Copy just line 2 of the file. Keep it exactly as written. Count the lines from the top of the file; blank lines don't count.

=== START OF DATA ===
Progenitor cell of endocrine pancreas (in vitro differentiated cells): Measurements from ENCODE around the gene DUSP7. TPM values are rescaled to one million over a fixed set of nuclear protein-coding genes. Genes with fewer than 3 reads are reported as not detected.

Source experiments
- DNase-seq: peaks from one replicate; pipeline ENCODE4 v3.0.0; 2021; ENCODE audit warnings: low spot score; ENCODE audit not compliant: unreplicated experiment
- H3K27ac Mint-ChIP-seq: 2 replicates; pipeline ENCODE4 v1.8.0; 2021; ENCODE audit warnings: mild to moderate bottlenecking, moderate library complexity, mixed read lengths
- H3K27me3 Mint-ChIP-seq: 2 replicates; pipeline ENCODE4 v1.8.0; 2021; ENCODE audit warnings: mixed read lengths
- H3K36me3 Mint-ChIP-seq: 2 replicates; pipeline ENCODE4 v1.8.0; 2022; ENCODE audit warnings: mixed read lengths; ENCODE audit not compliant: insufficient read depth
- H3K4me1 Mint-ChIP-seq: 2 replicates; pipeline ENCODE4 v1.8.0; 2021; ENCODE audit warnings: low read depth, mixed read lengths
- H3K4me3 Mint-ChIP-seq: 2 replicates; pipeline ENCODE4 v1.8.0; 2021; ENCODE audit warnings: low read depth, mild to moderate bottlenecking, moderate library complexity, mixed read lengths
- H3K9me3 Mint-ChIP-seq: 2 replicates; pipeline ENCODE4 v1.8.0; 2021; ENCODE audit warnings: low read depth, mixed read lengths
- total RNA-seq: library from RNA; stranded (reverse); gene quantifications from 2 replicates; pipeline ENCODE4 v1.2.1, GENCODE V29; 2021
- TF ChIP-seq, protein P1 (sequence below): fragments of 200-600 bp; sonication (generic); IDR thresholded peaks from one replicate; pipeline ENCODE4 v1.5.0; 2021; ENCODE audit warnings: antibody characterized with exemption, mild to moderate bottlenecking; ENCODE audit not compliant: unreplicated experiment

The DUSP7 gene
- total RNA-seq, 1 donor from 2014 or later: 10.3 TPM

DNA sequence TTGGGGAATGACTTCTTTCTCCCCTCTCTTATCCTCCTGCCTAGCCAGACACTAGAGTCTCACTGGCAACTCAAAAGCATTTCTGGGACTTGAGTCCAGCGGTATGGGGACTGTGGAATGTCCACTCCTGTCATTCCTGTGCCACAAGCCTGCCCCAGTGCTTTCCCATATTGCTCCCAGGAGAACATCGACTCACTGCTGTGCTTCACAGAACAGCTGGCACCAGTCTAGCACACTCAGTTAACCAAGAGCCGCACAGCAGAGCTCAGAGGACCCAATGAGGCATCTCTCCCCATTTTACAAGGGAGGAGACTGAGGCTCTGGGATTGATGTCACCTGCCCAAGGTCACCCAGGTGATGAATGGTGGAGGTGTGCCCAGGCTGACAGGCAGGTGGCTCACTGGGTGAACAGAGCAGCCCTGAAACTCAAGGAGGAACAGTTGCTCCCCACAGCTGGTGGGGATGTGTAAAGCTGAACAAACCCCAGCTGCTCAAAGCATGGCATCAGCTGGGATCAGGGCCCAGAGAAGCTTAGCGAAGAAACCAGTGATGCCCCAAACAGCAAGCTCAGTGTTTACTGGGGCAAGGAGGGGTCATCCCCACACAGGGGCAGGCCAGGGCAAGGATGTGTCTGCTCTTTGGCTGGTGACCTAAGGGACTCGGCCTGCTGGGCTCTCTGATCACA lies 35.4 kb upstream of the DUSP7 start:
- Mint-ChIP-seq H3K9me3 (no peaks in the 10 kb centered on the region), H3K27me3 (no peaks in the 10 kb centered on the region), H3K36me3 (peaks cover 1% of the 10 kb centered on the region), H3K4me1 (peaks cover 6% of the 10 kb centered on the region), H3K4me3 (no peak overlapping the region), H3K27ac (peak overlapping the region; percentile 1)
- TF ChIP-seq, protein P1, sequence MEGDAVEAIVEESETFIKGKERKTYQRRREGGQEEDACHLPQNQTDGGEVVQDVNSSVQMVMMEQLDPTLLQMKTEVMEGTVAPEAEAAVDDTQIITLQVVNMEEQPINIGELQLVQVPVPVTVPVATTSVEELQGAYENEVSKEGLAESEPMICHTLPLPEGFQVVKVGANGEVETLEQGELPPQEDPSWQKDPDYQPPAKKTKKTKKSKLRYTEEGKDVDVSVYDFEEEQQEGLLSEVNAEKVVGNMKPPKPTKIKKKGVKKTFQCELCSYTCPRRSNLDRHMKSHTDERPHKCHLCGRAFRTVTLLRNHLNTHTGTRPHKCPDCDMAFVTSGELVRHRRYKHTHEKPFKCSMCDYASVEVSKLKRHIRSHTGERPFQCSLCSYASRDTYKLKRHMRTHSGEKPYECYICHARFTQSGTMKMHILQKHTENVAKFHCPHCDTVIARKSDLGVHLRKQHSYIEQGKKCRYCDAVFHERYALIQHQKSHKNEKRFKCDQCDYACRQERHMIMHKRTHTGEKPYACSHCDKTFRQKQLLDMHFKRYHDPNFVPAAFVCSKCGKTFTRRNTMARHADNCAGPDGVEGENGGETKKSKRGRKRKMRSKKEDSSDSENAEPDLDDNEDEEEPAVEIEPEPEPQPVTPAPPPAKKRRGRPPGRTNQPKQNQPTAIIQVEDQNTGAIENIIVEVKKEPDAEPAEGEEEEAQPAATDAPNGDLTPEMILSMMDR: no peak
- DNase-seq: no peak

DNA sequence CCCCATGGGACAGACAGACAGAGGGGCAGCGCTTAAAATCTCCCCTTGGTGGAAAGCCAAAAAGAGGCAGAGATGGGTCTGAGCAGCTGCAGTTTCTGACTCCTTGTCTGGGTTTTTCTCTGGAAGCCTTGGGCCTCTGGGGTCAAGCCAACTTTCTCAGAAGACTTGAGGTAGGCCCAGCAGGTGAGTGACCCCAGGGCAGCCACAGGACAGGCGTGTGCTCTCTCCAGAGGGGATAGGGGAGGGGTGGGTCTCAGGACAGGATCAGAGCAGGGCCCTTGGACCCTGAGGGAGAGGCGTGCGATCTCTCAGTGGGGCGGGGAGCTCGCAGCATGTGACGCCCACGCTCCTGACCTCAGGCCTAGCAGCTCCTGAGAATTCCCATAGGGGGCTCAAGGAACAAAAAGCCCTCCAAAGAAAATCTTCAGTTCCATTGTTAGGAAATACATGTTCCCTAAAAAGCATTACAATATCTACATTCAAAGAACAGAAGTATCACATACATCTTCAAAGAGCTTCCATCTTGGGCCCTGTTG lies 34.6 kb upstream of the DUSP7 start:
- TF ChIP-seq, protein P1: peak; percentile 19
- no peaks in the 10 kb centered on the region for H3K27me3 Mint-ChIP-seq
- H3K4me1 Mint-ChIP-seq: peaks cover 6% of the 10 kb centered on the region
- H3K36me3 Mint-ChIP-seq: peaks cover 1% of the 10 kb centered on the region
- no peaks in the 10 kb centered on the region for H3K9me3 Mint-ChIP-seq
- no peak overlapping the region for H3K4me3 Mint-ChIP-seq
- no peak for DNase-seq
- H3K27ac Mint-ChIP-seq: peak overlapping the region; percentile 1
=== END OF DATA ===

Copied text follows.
Source experiments